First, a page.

Lettering by Braulio Amado

By Julie Verhage

Dec 12, 2019

Every year, during the weeks spent compiling this list of business leaders’ favorite reads, books on management invariably crop up. That’s hardly a surprise, given the obviously hyper-focused group of chief executive officers, entrepreneurs, and celebrities we survey. But sometimes people offer books that only loosely touch on how to obliterate corporate opponents and appease the public markets. This year, The Infinite Game by Simon Sinek tied for the title of most recommended. 

The book’s contention—that working toward victory looks different than working toward fulfillment—is meant as a treatise for everyday living that also happens to apply to business. “With infinite games, the players can change, the rules are in a state of flux, and there is no winning,” writes Uber Eats boss Janelle Sallenave. “This resonates deeply with me, as there's no winning in marriage, friendships, careers, politics, or even life itself.”

The other most-recommended book was Loonshots: How to Nurture the Crazy Ideas That Win Wars, Cure Diseases, and Transform Industries, which delves into the quirks of human behavior. But Loonshots and Infinite Game were each picked just twice, meaning there was wide-ranging diversity in the rest of the list, which spans topics from climate change (Everlane’s CEO picked Drawdown: The Most Comprehensive Plan Ever Proposed to Reverse Global Warming) to coming of age in North Carolina (Bank of America’s chief operations and technology officer chose Where the Crawdads Sing). The sprawl of genres is proof: Many of the best lessons in business aren’t business-related. 

  • Cathy Bessant

    Chief operations and technology officer, Bank of America Corp.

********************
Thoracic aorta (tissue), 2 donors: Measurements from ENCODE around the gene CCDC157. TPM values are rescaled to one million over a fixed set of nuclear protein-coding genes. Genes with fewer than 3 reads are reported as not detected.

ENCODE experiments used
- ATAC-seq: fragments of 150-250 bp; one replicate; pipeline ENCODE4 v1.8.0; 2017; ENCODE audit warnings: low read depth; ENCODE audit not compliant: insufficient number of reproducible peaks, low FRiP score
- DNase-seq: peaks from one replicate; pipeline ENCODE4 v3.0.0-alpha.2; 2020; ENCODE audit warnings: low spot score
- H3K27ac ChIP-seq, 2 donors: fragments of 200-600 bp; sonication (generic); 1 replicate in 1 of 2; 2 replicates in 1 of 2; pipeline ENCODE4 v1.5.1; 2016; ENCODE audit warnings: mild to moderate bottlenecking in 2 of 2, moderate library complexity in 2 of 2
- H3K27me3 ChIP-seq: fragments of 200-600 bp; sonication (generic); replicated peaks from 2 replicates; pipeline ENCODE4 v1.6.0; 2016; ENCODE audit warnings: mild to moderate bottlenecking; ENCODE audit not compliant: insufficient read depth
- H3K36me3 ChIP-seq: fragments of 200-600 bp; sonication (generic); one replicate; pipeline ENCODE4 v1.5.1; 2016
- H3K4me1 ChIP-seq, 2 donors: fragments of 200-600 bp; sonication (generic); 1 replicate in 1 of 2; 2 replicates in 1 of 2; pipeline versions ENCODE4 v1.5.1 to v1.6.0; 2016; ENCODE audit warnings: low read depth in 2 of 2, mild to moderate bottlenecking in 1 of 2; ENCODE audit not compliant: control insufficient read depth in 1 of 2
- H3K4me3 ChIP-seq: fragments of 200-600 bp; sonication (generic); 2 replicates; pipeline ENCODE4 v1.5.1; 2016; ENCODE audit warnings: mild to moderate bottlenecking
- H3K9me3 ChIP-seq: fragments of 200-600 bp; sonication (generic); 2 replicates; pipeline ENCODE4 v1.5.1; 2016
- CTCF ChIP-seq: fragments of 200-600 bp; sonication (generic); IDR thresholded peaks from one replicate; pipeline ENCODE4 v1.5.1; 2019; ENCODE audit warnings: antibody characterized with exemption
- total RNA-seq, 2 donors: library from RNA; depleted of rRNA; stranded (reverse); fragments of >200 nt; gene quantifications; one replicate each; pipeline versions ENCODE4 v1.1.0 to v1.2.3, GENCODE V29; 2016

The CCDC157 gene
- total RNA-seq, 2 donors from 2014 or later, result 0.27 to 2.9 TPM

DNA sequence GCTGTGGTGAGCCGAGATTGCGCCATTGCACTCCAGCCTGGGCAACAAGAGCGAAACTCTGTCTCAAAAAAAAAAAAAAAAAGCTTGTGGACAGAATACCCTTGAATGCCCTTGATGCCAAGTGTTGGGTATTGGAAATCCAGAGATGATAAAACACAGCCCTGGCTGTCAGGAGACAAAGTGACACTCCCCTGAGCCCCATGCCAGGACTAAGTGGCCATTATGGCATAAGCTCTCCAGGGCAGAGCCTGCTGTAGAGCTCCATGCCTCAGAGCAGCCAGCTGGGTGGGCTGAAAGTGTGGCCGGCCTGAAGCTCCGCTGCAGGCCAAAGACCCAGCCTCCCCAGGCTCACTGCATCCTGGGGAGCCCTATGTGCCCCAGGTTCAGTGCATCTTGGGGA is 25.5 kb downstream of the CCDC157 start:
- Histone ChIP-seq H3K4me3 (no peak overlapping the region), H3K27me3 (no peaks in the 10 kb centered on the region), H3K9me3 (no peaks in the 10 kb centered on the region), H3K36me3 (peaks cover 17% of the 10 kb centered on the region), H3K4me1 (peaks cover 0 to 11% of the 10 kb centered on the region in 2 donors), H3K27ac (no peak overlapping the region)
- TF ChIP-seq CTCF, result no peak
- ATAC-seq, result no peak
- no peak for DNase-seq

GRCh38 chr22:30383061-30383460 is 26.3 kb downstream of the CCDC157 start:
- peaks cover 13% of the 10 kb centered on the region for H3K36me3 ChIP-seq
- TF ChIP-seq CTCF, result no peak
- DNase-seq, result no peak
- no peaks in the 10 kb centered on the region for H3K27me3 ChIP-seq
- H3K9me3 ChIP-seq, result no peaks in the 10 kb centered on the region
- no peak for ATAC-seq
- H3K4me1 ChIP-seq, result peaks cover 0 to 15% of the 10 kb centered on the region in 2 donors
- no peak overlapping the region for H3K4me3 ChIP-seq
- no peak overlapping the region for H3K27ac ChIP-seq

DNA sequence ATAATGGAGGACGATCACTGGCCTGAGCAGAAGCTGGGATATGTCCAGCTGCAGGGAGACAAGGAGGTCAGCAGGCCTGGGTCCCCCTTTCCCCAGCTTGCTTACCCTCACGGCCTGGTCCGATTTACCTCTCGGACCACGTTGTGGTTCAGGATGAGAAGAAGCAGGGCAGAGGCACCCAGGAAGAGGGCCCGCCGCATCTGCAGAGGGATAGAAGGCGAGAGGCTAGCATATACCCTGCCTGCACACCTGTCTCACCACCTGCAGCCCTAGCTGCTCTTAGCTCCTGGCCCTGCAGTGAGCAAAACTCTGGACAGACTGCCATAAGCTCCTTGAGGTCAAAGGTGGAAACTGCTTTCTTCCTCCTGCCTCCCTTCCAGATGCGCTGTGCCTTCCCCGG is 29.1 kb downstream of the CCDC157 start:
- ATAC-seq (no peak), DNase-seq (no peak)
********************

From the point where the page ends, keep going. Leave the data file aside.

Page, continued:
Wonderfully written, without the words getting in the way of the story. The characters and plot are so compelling that I couldn’t put it down, and missed it when I got to the end. Small towns, poverty, prejudice, rural living, and self-development are themes that become evident naturally and are important and truly thought-provoking.

    Published on Aug. 14, 2018

  • Neil Blumenthal

    Co-founder and co-CEO, Warby Parker Retail Inc.

    I recommend this book to anyone looking to start a new business or break through to the next level of their career. It’s full of inspiration and tools needed to be fearless and push forward when you’re ready to make a big change. I wish I had it by my side when starting Warby Parker.

    Published on Jan. 8, 2019

  • Ana Botin

    Executive chairman, Banco Santander SA

    This book forces the reader to think about the challenges of our current internet data model and focus on how the data we leave behind online is used to sell to us and predict and influence our behaviour. Everyone should read it, but particularly business leaders who, like me, are committed to models that use personal data to empower people and to ensure real competition and transparency that truly allows consumer choice.

    Published on Jan. 15, 2019

  • Stephanie Cohen

    Chief strategy officer, Goldman Sachs Group Inc.

    I inhaled Loonshots, by physicist-turned-entrepreneur Safi Bahcall. The book considers the factors that allow good ideas—and especially, good, crazy ideas—to get off the ground. Bahcall borrows from physics, writing that most organizations exist in discrete phases. Some are good at the new; some are better at refining what’s worked already. What I especially liked was his analysis of those occasions when an organization straddled the line between the two, managing to create the future while keeping pace with the here and now.

    Published on March 19, 2019

  • Dave Gilboa

    Co-founder and co-CEO, Warby Parker Retail Inc.

    In a world that seems to have no shortage of bleak news, this book shifted my perspective by using data to reveal under-reported truths of human progress. It’s a great reminder of the incredible positive advancement happening around the world.

    Published on April 3, 2018

  • Donald Gogel

    Chairman and CEO, Clayton Dubilier & Rice LLC

    The Flight Portfolio

    By Julie Orringer